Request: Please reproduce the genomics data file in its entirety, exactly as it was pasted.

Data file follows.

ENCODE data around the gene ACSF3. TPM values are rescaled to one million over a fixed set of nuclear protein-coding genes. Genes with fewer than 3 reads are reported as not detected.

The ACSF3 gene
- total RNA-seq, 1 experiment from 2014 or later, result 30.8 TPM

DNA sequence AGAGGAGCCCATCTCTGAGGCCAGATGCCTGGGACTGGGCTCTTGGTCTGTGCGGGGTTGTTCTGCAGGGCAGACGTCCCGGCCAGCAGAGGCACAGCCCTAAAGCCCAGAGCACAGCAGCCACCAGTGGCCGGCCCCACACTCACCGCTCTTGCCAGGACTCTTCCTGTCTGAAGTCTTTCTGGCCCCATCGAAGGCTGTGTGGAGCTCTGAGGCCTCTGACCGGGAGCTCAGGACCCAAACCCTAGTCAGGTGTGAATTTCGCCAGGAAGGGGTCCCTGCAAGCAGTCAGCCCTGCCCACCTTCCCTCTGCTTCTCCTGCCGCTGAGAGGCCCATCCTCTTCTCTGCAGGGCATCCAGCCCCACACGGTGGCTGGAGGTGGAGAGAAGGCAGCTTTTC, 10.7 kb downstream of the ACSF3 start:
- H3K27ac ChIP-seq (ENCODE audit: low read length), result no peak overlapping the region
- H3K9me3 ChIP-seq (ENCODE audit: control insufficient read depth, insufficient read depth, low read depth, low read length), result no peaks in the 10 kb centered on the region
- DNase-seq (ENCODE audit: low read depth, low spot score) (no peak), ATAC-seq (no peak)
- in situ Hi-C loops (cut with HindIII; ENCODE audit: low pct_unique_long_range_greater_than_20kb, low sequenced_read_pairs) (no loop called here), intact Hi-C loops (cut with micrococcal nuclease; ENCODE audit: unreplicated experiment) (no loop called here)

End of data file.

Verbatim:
ENCODE data around the gene ACSF3. TPM values are rescaled to one million over a fixed set of nuclear protein-coding genes. Genes with fewer than 3 reads are reported as not detected.

The ACSF3 gene
- total RNA-seq, 1 experiment from 2014 or later, result 30.8 TPM

DNA sequence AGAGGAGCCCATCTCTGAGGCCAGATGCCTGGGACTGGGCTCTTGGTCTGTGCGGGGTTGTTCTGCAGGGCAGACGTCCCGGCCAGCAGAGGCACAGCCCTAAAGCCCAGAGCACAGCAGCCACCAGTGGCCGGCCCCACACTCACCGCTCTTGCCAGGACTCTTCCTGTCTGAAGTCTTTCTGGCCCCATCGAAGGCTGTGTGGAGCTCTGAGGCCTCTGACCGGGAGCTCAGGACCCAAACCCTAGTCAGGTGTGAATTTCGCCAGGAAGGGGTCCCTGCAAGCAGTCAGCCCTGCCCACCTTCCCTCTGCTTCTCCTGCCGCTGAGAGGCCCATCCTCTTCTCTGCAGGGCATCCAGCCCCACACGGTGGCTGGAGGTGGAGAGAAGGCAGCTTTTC, 10.7 kb downstream of the ACSF3 start:
- H3K27ac ChIP-seq (ENCODE audit: low read length), result no peak overlapping the region
- H3K9me3 ChIP-seq (ENCODE audit: control insufficient read depth, insufficient read depth, low read depth, low read length), result no peaks in the 10 kb centered on the region
- DNase-seq (ENCODE audit: low read depth, low spot score) (no peak), ATAC-seq (no peak)
- in situ Hi-C loops (cut with HindIII; ENCODE audit: low pct_unique_long_range_greater_than_20kb, low sequenced_read_pairs) (no loop called here), intact Hi-C loops (cut with micrococcal nuclease; ENCODE audit: unreplicated experiment) (no loop called here)